Morrison, Angelia Lawrance (Harris)
by Marie Sharpe Ham, Debra A. Blake, and C. Edward Morris. Excerpted from North Carolina's First Ladies, 1891-2001, copyright 2001. Reprinted with permission from North Carolina Historical Publications, North Carolina Department of Natural and Cultural Resources.
24 Mar 1912 - 13 Jul 1983
See Also: Cameron Morrison - Dictionary of North Carolina Biography, Governor Cameron Morrison - Research Branch, NC Office of Archives and History; First Ladies and Gentlemen of North Carolina NCpedia collection.
Having lost her mother, Lottie May Tomlinson Morrison, in 1919, Angelia Lawrance Morrison excitedly accepted the role of “little mistress of the mansion” when her father, Governor Cameron Morrison, was inaugurated on January 12, 1921. Accompanying her father and his sisters Ida Morrison and Ada Morrison Nuttall, as well as three hundred residents of Charlotte, on a train to Raleigh, Angelia was the center of attention. By all accounts she was at her father’s side during all of the day’s events, from breakfast aboard the train to the ball that evening.
Upon her initial arrival at the Executive Mansion, Angelia Morrison emerged from a limousine along with her father, surveyed the outgoing Governor and Mrs. Bickett, then ran up the stairs, meeting the first lady with open arms, and proceeded to hug and kiss her and then the governor. Attired in brown velvet dress, coat and hat with matching kid gloves, and a corsage of sweet peas and lilies of the valley, Miss Morrison proceeded into the city auditorium on the arms of both her father and Governor Bickett. Following the inaugural ceremony, a group of ladies from Charlotte presented a large bouquet of American Beauty roses to Governor Morrison, who then handed them to Angelia.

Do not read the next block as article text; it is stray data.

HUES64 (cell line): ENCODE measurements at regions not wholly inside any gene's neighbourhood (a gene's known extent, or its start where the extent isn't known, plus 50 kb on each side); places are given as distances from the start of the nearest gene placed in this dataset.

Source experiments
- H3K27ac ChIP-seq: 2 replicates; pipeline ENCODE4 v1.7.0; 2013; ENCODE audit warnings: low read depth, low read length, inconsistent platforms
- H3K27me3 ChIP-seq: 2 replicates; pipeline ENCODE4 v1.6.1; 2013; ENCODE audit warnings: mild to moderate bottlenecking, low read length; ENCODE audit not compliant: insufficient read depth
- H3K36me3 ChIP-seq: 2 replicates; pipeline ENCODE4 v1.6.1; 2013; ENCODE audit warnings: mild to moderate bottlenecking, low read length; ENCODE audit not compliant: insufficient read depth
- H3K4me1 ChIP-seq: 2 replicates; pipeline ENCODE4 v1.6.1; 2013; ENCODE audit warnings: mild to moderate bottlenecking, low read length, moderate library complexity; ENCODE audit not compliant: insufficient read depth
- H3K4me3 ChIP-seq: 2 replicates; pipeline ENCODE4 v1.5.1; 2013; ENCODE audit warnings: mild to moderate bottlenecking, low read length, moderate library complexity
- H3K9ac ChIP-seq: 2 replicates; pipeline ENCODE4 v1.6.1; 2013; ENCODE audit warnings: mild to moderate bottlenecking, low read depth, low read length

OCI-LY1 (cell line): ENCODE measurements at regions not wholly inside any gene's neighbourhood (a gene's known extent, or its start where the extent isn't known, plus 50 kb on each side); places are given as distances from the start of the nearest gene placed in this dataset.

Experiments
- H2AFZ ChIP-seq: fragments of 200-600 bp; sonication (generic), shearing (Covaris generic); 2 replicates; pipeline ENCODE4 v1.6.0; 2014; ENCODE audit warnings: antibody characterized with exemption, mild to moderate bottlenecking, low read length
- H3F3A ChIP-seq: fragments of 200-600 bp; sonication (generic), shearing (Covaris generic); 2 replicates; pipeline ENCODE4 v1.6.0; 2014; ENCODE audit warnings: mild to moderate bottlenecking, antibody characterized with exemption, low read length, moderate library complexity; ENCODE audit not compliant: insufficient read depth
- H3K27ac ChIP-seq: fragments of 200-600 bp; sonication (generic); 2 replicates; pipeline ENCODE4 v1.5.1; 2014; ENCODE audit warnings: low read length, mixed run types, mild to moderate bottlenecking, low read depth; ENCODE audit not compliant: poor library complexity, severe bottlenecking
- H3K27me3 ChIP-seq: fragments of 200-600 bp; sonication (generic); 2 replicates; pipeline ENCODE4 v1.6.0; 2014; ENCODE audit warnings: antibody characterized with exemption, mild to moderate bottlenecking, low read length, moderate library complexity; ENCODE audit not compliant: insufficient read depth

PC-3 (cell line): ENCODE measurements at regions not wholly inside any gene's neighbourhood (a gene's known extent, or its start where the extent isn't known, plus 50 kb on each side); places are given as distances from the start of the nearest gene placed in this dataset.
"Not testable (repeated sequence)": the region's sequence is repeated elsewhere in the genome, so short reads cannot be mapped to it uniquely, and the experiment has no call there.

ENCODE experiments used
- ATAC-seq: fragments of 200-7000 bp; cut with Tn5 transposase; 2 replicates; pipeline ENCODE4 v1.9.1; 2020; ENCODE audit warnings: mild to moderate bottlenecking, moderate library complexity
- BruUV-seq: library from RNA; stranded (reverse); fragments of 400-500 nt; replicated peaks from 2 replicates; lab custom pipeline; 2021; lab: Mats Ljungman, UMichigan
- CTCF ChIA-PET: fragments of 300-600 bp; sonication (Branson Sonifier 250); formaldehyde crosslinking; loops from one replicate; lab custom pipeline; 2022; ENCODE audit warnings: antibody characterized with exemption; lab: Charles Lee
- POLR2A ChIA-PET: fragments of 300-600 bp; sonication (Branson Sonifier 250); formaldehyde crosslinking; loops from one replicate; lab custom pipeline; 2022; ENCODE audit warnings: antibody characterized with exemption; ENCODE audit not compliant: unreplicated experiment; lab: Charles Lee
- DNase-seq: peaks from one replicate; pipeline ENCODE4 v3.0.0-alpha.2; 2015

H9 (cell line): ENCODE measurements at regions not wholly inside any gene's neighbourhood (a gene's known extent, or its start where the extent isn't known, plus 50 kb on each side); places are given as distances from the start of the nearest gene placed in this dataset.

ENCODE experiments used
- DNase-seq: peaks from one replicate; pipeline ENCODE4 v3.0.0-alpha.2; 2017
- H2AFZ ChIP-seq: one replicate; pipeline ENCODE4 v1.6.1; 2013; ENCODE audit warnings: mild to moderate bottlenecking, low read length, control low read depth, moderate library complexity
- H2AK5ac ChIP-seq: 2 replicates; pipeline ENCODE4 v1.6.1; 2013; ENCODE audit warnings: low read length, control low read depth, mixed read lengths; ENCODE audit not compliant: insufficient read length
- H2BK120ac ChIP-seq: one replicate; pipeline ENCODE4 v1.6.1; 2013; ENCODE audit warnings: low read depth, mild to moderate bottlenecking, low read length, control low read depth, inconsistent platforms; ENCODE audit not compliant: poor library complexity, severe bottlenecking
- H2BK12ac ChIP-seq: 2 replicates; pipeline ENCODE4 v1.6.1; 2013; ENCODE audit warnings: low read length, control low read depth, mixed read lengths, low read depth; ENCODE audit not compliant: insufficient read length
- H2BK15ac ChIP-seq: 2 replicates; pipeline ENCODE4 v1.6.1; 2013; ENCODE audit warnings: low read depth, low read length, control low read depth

The Morrisons returned to the Executive Mansion for luncheon with the immediate family. Dinner that evening had been prepared and left ready by Mrs. Bickett, who had also readied the rest of the mansion for the incoming family – even to decorating a room especially for the eight-year-old first lady. From 8:30 to 10:30 PM there were receptions at the Executive Mansion and at the Woman’s Club of Raleigh, and at both Angelia Morrison stood proudly next to her father shaking hands with well-wishers. She was dressed, according to the Charlotte Observer of January 14, 1921, in "an exquisite frock of soft white silk and lace with her hair tied with a big white satin bow and slippers and stockings of white. She wore a corsage of white rosebuds and lilies of the valley." The newspaper further described the child as " resplendent almost in every detail. On the car, on the stage, at lunch, in the receiving line at the ball last night, she was almost the central figure. The state likes Angelia and it welcomed her with courtesies probably exceeding any ever accorded a child of Carolina."
Governor Morrison continued to keep his only child involved in his active life, allowing her to accompany him as often as possible. Angelia traveled with her father throughout the state and participated in a variety of activities expected of a first lady. Whenever he traveled outside the state, the governor always brought Angelia presents, particularly clothing in his favorite color, red. Cameron and Angelia Morrison's fondness for one another continued throughout his lifetime.